• Paul Fingleton

Microsoft Band, now available to pre-order in the UK and Ireland [UPDATED: Pre-orders now shipping]

Microsoft may have inadvertently created a sleeper hit when it released the Microsoft Band wearable device. It arrived without any fanfare in the middle of the night, without any press release or warning, with availability only in certain physical Microsoft stores in the US. You would think that Microsoft almost didn't want anyone to notice.


People noticed. The limited stock that made up the original release was quickly sold out and demand has been high ever since. It took a few months before Microsoft ramped up production and had a second wave of stock available - with those who registered interest getting first refusal.

Now, Microsoft feel ready to open the device up to the rest of the world, mostly.

In the United States retail outlets like Best Buy and Target will be receiving stock of the wearable. In the United Kingdom shops like Currys PC World and O2 will be stocking the device, the Microsoft Store UK and online retail giant Amazon.co.uk will be selling the device from mid-April. Of most interest to Ireland will be Amazon and PC World / Currys as the stock available in the UK stores is usually available in the Republic of Ireland branches.

Retailing at £169.99, the Microsoft band is an interesting device because it looks to avoid entering the Smart Watch market. It doesn't want to go head-to-head with the Apple Watch or Android Wear devices like the Moto 360 or LG Watch Urbane and therein lies the beauty of the device.

As soon as you consider a device a 'Watch', your mind has certain expectations of how it will look and what you can do with it. However, if you consider the same device as a Smart Band or an accessory then you can shift those expectations and do a lot more with the device.

The first thing Microsoft did right with the band is to make it OS neutral. Where the Apple watch requires an iPhone and Android Wear requires an Android handset with which to pair, the Band works with iOS, Android and Windows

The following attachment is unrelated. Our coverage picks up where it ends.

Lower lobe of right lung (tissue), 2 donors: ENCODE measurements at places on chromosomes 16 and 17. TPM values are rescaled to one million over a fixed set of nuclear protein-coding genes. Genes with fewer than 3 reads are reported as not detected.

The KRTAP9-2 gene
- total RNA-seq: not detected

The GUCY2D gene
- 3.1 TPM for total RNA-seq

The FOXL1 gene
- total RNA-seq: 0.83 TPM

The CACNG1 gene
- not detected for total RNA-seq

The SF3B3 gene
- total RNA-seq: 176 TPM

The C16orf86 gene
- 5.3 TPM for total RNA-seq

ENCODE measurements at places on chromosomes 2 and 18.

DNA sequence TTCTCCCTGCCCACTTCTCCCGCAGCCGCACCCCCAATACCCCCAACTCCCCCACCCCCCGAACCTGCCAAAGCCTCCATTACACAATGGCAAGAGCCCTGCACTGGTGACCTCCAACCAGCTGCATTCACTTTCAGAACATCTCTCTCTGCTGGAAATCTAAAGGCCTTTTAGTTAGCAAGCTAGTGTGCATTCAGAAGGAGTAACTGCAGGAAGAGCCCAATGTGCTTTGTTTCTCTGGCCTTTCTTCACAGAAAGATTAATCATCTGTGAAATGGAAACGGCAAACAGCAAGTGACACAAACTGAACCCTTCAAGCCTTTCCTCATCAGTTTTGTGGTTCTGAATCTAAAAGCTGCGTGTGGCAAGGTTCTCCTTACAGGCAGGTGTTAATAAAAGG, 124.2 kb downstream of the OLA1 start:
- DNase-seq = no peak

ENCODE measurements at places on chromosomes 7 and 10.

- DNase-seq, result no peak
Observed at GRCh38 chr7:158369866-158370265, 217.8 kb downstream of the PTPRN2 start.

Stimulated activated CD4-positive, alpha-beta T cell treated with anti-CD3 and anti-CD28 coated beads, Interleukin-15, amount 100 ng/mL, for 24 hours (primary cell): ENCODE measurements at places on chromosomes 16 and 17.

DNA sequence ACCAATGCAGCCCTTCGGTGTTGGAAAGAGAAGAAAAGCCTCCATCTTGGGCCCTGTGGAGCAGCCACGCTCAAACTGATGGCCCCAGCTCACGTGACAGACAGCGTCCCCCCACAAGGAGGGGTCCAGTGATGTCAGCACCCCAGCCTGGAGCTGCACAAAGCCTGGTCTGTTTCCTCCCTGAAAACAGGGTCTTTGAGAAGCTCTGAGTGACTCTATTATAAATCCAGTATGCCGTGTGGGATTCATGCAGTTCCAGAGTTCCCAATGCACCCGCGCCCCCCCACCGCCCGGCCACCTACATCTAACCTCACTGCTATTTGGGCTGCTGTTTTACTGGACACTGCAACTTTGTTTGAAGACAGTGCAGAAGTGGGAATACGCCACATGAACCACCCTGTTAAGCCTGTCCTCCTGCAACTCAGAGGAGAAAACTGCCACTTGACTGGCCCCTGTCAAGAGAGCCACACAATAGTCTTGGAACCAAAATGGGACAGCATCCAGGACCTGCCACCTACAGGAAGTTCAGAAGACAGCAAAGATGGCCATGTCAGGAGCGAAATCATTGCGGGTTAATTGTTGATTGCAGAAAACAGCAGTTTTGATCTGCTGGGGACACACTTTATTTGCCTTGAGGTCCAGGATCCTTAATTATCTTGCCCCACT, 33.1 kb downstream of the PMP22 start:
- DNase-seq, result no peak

Second was not calling it a "watch", it is a Smart Band that also happens to tell the time as one of its functions. This goes for the section of the market that may be interested in fitness devices like Fitbit or Garmin run tracking GPS watches.

The next part of the Microsoft Band that they got perfectly right was by throwing the kitchen sink at it, while maintaining about 48-hours 'normal' usage with a single charge, unlike other certain devices that will require charging after less than a day.

So, what have Microsoft packed into the Band. Deep Breath and …

  • 24-hour heart monitor

  • Built-in GPS

  • Calorie Tracking

  • Sleep Tracking

  • UV Monitor (built-in UV sensor)

  • Optical heart rate sensor

  • 3-axis accelerometer/gyro

  • Gyrometer

  • Ambient light sensor

  • Skin temperature sensor

  • Capacitive sensor

  • Galvanic skin response

  • Microphone

  • 1.4 inch (320 x 106 pixel) Full Colour display

  • Bluetooth 4.0 (Low energy) support

  • Haptic vibration monitor (for vibration alerts)

  • Goal Setting

  • Running Tracking

  • Cycling Tracking

  • Step Tracking

  • Goal Setting

  • Guided workouts

  • Text messaging

  • Facebook (including Messenger)

  • Twitter

  • E-Mail

  • Smart Notifications

  • Do not Disturb mode

  • Quick Read (for text and e-mails without having to scroll)

  • Timer and Stopwatch

  • Weather forecast

  • Finance

  • Cortana integration (Windows Phone only)

  • Virtual Keyboard (Windows Phone only)

  • Starbucks integration (so you can pay in Starbuck from a Starbucks card, without needing your wallet)

  • Watch mode with Timer and Stopwatch functionality.

Flickr - MicrosoftBand

That's what the band can do today. Microsoft also recently released a Software Development Kit that will open up what developers can do with the band, which means that the device on your wrist may be an entirely different device in a few months.


With the Band, one size does not fit all. It comes in three separate models depending on your wrist size: Small (39mm), Medium (41mm) and Large (49mm). The correct fit is important to ensure that all the sensors connect correctly. A handy sizing guide should help you to judge the correct size before you buy.

We will be watching the Microsoft Band closely to see how it fares in Europe and especially how it fares against the Apple Watch, which goes on sale shortly after the Band in the UK and Ireland.

[UPDATE 15. April 2015]

Microsoft and Amazon have started to ship Microsoft Band to those who pre-ordered. On Amazon the popular Medium and Large sized versions are out of stock already and expected to be back in stock over the next few weeks. The Small version is still available.

Source: Microsoft Store (UK), Amazon.co.uk, PCWorld.co.uk